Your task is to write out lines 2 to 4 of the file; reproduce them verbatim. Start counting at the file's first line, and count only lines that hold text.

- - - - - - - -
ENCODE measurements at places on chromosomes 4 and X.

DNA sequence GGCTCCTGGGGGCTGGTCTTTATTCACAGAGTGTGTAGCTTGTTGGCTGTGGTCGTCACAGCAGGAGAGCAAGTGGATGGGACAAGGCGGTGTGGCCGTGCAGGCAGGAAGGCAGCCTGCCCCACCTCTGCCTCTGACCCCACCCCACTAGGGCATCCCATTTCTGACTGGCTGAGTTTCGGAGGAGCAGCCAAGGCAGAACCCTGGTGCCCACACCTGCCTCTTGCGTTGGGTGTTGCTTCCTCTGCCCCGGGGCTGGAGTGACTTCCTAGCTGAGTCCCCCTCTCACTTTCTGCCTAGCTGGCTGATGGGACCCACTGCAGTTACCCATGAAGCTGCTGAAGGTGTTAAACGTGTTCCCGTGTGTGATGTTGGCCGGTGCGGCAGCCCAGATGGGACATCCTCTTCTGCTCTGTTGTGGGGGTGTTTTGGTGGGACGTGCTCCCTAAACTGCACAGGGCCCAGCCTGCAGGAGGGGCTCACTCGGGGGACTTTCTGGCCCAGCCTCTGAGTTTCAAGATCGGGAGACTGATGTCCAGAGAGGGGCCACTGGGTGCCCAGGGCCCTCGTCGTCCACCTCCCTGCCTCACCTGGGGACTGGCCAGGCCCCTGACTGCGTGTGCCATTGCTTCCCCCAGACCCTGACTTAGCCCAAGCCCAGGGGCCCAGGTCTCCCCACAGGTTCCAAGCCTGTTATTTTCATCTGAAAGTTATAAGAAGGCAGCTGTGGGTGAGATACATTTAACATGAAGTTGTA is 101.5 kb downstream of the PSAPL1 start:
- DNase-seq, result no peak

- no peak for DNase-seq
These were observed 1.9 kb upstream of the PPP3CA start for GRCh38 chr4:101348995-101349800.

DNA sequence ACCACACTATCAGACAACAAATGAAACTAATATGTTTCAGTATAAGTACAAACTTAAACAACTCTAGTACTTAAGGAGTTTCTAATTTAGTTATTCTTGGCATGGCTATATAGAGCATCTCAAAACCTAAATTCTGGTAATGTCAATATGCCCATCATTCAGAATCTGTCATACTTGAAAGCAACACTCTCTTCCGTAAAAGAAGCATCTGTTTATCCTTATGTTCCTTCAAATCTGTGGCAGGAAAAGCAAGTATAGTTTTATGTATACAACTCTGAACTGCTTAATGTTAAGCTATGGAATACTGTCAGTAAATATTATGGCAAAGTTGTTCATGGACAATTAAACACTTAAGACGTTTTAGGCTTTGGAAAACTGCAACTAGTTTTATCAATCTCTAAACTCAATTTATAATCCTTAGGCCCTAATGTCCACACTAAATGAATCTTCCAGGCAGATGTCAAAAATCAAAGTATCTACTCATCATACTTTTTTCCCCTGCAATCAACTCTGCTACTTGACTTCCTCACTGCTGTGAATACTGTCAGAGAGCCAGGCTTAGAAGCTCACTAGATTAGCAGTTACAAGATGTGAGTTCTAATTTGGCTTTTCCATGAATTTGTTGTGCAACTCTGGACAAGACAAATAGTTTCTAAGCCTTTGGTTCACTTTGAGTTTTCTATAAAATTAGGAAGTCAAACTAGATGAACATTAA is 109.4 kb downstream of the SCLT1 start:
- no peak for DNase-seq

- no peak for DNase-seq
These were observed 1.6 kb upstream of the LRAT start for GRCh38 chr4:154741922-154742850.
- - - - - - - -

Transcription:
DNA sequence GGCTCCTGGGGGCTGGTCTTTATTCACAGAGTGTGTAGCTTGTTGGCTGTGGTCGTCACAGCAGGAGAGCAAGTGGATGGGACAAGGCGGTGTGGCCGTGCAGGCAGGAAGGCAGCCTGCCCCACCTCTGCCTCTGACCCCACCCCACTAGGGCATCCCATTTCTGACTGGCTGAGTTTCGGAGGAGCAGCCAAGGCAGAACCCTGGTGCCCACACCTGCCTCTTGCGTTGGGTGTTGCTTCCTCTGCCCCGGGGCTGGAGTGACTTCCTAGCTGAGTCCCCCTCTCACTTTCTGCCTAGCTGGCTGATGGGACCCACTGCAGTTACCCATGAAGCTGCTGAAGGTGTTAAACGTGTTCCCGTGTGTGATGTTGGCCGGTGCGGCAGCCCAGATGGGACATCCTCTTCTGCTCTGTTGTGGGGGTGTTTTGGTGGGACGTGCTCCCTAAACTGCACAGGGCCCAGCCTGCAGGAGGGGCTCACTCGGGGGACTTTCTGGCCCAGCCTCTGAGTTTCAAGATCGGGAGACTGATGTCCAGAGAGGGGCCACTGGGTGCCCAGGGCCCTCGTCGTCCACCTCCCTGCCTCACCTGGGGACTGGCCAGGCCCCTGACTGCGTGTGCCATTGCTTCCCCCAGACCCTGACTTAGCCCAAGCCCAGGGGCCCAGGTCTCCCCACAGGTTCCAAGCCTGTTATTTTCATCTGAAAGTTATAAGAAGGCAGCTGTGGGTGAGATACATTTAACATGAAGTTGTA is 101.5 kb downstream of the PSAPL1 start:
- DNase-seq, result no peak

- no peak for DNase-seq